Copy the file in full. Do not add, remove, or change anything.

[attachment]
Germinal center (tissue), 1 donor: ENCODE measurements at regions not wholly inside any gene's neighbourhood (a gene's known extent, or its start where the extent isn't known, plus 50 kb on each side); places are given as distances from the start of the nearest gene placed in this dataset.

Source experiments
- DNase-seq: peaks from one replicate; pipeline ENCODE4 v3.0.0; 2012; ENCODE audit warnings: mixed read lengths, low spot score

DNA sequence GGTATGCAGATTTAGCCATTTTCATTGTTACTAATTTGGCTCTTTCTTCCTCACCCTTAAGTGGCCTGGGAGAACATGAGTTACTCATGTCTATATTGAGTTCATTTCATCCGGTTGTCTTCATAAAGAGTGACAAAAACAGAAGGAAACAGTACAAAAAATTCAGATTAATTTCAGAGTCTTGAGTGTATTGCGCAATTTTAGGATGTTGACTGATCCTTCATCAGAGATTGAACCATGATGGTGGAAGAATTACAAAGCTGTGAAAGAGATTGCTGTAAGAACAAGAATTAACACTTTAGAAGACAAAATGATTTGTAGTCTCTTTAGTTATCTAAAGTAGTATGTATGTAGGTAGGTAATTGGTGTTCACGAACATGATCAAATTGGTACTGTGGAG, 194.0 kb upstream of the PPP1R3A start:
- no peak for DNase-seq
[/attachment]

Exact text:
Germinal center (tissue), 1 donor: ENCODE measurements at regions not wholly inside any gene's neighbourhood (a gene's known extent, or its start where the extent isn't known, plus 50 kb on each side); places are given as distances from the start of the nearest gene placed in this dataset.

Source experiments
- DNase-seq: peaks from one replicate; pipeline ENCODE4 v3.0.0; 2012; ENCODE audit warnings: mixed read lengths, low spot score

DNA sequence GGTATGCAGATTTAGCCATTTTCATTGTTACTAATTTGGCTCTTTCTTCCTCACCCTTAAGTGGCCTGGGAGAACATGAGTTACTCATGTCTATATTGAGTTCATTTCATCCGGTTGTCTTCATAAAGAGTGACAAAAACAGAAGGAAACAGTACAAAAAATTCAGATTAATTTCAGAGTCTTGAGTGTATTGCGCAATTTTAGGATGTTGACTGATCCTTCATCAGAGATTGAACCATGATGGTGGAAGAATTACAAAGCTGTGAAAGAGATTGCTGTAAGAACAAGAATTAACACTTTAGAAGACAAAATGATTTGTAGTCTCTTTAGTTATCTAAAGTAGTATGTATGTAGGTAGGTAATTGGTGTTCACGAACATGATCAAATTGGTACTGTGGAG, 194.0 kb upstream of the PPP1R3A start:
- no peak for DNase-seq